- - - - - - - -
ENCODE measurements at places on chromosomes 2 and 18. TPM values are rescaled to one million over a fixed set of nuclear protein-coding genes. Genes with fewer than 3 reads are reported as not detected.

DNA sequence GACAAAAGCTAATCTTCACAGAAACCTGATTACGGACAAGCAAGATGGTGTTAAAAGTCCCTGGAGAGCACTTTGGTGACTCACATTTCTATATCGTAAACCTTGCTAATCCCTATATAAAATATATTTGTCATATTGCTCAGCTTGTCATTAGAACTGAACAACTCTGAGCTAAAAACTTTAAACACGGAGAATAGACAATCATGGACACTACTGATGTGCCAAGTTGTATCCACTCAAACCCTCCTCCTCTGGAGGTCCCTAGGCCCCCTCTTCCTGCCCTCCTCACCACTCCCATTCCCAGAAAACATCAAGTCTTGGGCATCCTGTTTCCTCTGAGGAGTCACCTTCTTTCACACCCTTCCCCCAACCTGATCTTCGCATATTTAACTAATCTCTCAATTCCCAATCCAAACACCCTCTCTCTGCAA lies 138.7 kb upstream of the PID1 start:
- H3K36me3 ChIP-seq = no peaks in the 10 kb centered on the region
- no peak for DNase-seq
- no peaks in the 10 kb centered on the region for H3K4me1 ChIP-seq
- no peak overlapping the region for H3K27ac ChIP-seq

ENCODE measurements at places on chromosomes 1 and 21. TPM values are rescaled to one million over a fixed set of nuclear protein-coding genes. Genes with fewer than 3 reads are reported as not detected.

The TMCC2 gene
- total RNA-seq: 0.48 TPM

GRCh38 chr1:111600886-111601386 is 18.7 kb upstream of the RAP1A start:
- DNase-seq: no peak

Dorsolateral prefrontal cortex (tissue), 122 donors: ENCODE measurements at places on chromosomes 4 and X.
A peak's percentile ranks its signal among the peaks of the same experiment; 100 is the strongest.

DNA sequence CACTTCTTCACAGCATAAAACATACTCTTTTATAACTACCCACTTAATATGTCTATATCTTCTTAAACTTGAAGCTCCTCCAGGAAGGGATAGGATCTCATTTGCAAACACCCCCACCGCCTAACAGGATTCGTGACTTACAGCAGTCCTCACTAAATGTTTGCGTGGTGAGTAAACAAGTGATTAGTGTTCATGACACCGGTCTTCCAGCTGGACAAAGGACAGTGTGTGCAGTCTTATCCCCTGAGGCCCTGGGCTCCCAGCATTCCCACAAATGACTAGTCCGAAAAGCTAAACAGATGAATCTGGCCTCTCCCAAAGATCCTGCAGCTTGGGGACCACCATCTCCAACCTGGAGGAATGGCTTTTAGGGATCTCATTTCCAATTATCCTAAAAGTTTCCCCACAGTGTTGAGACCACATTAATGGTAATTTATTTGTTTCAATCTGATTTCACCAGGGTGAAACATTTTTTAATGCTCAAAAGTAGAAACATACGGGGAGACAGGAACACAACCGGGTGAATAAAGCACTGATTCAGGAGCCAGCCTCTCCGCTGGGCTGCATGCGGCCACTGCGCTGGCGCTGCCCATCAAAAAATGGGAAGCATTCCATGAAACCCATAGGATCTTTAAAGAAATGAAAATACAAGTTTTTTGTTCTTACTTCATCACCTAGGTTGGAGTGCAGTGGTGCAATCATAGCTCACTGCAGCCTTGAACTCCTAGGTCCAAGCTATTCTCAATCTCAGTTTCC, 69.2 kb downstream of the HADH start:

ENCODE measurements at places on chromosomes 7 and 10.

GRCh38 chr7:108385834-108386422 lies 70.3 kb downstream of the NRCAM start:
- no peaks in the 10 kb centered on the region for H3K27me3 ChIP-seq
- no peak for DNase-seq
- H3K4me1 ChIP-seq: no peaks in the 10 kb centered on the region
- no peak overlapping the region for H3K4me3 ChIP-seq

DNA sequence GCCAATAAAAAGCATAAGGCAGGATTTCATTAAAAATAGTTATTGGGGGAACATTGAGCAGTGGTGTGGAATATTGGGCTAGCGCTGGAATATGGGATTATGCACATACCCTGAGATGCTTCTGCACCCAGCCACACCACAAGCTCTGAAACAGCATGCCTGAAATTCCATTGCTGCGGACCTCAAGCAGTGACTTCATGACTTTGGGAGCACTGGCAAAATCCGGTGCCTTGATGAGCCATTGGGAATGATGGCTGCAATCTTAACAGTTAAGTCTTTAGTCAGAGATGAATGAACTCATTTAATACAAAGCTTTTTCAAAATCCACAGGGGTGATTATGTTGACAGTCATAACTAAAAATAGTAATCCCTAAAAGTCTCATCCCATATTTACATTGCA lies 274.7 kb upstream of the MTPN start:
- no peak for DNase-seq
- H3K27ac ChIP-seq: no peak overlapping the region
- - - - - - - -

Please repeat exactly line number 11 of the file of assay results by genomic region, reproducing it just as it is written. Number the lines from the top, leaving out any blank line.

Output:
- DNase-seq: no peak